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Formation mechanisms of surface passivating phases and their impact on the kinetics of galena leaching in ferric chloride, ferric perchlorate, and ferric nitrate solutions

Nikkhou, F., Xia, F.ORCID: 0000-0002-4950-3640, Deditius, A.P. and Yao, X. (2020) Formation mechanisms of surface passivating phases and their impact on the kinetics of galena leaching in ferric chloride, ferric perchlorate, and ferric nitrate solutions. Hydrometallurgy, 197 . Art. 105468.

Link to Published Version: https://doi.org/10.1016/j.hydromet.2020.105468
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Abstract

Hydrometallurgical leaching of Pb from galena is an environmentally friendly alternative to the traditional pyrometallurgical processing. Leaching produces secondary phases passivating the surface of galena and has a negative impact on the leaching rate and Pb extraction, yet a comprehensive understanding of surface passivation is lacking. Here we studied galena leaching in FeCl3, Fe(ClO4)3, and Fe(NO3)3 solutions, using the ex situ leaching-quenching-characterization method complemented by in situ synchrotron powder X-ray diffraction. We examined the effect of salt concentration (0.42 and 0.84 M), temperature (35–90 °C), time (up to 1440 h), solid-weight-to-fluid-volume ratio (0.5–50 g·L−1), and particle size (up to 355 μm) on the mechanisms and kinetics of galena leaching. The results show that leaching in FeCl3 was least effective due to precipitation of a cotunnite (PbCl2) layer on galena surface, and a layer of elemental sulfur on cotunnite, forming a core/mantle/shell structure (i.e., galena/cotunnite/sulfur), which restricted Pb extraction to less than 9%. Sulfur encapsulated PbCl2 and limited its dissolution even when the bulk solution remained undersaturated with respect to PbCl2. Leaching in Fe(ClO4)3 and Fe(NO3)3 solutions was more effective than in FeCl3, achieving 100% Pb extraction. Leaching in Fe(NO3)3 was fastest among the three iron salts. Porous elemental sulfur was the only secondary phase formed using Fe(NO3)3 and Fe(ClO4)3 and the leaching reactions follow the interface-coupled dissolution-reprecipitation mineral replacement mechanism. The effect of passivation was observed when the elemental sulfur layer reached ~20 μm thick. The activation energies calculated by the modified “time-to-a-given-fraction” method were 5.4–67.2 kJ·mol−1 for leaching with Fe(ClO4)3 and 11.4–56.8 kJ·mol−1 with Fe(NO3)3, indicating that leaching was controlled by surface reactions and phase boundary diffusion. This study provides new insights into the mechanisms controlling surface passivation due to the mineralogical and textural compositions of the passivating layers and the resulting leaching kinetics. It provides scientific bases for the development of heap and in situ leaching protocols for Pb extraction from galena ores.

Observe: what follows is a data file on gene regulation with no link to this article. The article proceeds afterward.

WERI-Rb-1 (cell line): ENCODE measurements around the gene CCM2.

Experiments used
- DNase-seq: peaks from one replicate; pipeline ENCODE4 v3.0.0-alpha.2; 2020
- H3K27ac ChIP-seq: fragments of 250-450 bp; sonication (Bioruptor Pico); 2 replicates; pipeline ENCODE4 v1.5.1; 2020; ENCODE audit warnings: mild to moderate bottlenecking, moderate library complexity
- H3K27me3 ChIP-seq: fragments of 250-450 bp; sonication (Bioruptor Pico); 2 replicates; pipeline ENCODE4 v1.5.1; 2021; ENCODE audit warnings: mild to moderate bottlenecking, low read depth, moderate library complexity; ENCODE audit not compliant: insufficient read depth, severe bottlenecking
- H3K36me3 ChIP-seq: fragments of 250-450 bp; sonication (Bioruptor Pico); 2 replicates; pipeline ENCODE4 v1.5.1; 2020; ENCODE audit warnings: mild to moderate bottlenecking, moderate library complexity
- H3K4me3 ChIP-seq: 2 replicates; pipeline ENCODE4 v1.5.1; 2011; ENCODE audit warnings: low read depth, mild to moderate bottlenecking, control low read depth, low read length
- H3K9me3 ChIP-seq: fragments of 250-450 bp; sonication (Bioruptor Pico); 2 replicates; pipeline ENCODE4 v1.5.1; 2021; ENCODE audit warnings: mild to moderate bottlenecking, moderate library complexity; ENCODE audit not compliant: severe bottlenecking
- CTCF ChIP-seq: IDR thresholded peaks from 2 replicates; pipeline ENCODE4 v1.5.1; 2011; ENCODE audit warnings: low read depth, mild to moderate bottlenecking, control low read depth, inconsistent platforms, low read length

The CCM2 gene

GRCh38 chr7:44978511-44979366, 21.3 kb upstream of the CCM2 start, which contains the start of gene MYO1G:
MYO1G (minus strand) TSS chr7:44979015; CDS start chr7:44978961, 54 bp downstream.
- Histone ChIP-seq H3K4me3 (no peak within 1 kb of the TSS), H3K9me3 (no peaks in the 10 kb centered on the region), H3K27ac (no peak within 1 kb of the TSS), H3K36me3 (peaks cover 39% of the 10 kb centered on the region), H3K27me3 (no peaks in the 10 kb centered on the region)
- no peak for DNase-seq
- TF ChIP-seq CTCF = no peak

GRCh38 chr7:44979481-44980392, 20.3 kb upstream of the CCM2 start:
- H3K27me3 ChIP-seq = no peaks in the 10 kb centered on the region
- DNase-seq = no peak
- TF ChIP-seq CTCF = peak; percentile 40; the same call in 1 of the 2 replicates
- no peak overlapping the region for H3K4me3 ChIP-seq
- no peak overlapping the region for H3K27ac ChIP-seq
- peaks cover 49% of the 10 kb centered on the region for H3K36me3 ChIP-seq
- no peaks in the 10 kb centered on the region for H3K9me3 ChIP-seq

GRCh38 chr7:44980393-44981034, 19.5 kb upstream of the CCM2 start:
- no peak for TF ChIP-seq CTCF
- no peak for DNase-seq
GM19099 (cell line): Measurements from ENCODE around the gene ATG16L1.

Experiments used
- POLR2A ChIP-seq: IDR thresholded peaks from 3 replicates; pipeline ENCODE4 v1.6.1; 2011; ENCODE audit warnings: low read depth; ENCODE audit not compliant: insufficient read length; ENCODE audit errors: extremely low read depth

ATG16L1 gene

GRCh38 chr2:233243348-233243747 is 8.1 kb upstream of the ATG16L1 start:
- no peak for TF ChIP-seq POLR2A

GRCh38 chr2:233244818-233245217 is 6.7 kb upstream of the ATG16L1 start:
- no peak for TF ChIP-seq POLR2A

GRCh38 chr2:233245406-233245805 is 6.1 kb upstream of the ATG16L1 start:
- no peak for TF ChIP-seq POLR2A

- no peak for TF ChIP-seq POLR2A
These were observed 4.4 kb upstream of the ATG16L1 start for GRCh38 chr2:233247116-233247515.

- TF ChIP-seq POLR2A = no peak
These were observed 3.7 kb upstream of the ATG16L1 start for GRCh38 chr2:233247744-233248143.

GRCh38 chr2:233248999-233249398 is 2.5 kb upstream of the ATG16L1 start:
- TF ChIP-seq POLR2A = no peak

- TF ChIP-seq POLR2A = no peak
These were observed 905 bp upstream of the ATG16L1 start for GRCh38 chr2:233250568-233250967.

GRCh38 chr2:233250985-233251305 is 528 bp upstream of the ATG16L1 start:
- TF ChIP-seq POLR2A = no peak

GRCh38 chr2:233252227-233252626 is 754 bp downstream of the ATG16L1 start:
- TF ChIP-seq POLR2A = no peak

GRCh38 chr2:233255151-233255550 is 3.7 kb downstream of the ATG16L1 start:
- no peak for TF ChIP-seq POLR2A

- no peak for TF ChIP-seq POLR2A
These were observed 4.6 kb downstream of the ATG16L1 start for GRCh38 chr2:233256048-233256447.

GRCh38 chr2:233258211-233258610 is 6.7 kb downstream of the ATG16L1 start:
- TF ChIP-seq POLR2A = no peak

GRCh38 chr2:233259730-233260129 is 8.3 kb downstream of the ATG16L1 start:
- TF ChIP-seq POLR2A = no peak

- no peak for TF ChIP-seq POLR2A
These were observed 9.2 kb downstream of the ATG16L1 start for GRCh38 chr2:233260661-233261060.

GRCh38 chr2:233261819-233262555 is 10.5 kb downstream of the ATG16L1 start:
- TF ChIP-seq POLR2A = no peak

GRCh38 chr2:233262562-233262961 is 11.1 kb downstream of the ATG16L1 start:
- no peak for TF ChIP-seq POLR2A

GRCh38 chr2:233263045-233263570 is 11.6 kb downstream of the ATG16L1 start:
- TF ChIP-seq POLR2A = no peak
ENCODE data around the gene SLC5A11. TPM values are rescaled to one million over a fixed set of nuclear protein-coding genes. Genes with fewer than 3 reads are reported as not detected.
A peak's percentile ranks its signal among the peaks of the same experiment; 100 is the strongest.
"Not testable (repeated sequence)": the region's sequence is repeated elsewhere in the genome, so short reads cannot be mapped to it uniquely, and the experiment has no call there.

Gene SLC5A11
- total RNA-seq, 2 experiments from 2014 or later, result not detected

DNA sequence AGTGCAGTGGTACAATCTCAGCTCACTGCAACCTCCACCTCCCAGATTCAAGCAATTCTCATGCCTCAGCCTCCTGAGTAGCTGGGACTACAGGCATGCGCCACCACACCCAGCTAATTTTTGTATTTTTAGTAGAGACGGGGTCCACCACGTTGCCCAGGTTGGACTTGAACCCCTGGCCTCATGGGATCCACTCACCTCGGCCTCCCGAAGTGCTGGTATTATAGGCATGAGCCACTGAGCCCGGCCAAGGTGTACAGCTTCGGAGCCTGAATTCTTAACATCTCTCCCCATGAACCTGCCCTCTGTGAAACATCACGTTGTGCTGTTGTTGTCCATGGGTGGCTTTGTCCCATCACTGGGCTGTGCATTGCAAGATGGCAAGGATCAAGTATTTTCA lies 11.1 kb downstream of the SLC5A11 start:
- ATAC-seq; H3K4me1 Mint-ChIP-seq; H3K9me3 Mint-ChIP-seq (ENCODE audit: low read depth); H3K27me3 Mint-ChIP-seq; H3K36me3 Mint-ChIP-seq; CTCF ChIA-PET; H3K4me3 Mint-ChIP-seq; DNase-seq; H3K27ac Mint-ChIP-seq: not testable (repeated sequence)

Item Type: Journal Article
Murdoch Affiliation: Chemistry and Physics
Publisher: Elsevier BV
Copyright: © 2020 Elsevier B.V.
URI: http://researchrepository.murdoch.edu.au/id/eprint/57712
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